Practice self-reflection. Every day, take some time to meditate and cultivate inner quiet. Then ask yourself what I call the “soul questions”: Who am I? What do I want? What is the purpose and meaning of my life? How can I create a better world? The more you reflect, the more your life will move into the answer. The interesting thing is that you don’t have to know the answers—simply asking the questions and your reflection itself causes the rewiring of the brain.
Meditate. A few moments of inner peace and quiet allows the brain to reset itself. You become more centered as this happens, since the brain is clearing out distractions and too much “cross talk.” So take some time each day to bring clarity to your inner world. Experiencing the silence of meditation doesn’t have to be complicated. You can lie on the floor with arms and legs outspread, paying attention to the sensations in your body. You can observe the outflow and inflow of your breath. You can also go to a park and let the impressions of nature calm your brain. You can learn more about meditation and download a meditation guide at the Chopra Center’s Meditation Resource library at chopra.com/ccl-meditation/.
Practice conscious choice making. A fixed habit is supported by old, well-worn pathways in the brain. When you make conscious choices to change a habit, you create new pathways. At the same time, you strengthen the decision-making function of the cerebral cortex while diminishing the grip of the lower, instinctual brain. So without judging your habit, whether it feels like a good one or a bad one, take time to break the routine, automatic response that habit imposes. Here are a few ways to face a habit and say “no” to it: Go outside your fixed routine; turn off the computer and the television; find a new outlet for your down time; talk to someone who holds a viewpoint contrary to yours and pay respectful attention, really listening.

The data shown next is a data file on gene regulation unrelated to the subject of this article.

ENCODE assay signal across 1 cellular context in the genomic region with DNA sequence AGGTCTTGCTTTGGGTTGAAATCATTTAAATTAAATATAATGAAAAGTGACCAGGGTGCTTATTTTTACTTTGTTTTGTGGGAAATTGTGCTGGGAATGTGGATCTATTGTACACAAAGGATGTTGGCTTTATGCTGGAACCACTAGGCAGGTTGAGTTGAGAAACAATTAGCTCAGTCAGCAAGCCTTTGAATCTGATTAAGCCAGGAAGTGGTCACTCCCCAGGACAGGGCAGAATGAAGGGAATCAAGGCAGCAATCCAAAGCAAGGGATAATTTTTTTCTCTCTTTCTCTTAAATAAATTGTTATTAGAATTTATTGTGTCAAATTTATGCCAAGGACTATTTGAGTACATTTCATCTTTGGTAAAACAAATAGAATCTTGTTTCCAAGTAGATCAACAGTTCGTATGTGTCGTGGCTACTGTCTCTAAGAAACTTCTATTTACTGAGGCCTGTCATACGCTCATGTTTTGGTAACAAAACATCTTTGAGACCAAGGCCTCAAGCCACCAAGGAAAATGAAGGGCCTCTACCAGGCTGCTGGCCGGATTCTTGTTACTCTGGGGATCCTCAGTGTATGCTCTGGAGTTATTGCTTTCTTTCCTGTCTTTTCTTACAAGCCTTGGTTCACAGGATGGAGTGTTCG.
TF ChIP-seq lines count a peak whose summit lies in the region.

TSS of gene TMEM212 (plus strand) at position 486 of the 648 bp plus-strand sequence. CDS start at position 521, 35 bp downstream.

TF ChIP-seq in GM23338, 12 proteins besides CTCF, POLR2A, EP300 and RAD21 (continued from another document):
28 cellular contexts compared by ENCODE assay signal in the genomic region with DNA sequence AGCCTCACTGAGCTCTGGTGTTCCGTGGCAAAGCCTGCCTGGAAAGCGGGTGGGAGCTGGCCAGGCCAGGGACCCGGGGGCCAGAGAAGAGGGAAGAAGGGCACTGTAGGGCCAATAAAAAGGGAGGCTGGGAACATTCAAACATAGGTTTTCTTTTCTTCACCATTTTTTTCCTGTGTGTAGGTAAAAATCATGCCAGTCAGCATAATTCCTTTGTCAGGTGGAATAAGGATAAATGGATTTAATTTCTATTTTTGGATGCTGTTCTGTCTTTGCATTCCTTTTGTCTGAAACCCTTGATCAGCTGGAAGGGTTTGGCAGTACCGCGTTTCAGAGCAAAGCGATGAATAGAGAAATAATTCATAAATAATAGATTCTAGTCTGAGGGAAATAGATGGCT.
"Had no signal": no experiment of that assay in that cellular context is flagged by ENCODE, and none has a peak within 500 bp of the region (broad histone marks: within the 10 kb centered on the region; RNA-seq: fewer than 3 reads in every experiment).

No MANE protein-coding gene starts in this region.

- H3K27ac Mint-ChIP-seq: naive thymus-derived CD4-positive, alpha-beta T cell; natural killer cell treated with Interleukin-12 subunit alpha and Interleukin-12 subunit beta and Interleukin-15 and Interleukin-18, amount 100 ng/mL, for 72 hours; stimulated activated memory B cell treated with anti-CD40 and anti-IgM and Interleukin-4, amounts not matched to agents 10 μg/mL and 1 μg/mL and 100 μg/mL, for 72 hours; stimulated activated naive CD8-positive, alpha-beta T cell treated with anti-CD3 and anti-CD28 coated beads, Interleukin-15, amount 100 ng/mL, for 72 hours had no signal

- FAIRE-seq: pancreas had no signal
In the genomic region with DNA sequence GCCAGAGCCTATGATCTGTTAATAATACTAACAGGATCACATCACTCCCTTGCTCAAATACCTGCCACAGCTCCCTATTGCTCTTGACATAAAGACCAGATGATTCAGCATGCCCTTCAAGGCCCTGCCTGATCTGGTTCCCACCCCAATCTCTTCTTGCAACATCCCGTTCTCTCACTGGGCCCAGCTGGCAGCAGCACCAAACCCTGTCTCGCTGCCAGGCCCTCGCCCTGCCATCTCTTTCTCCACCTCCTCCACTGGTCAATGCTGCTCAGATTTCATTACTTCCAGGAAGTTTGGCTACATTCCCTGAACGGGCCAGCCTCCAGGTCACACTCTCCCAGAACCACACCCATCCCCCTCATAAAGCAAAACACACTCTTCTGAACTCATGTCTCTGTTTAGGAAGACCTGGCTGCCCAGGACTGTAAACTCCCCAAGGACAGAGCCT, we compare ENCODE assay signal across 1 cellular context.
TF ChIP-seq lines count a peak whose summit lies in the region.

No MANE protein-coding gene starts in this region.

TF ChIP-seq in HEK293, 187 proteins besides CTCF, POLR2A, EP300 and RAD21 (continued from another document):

There is a need for everyone’s brain to be imprinted with more self-enhancing impulses: the impulse to peace over violence, love over fear, compassion over selfishness. In the larger scheme, an endangered planet may depend on the evolution of consciousness. Survival of the fittest can take us only so far; competition and aggression have brought us to the brink of self-destruction. What is needed now is survival of the wisest. You can participate in this shift by expanding your own awareness. At the level of the mind, you are part of the human mind; at the level of the brain you are part of the global brain. This is a perfect example of becoming the change that you want to see.
About the Author
Deepak Chopra, M.D. is a bestselling author and the co-founder of the Chopra Center for Wellbeing in Carlsbad, California. The Chopra Center offers a variety of signature programs and event, including the Journey into Healing: Super Brain workshop, taking place this August 22−25 at La Costa Resort & Spa. Join Drs. Deepak Chopra and Rudolph Tanzi and other renowned experts for an in-depth exploration of the power of the mind to heal and transform the body. For more information, visit chopra.com or call 888.736.6895.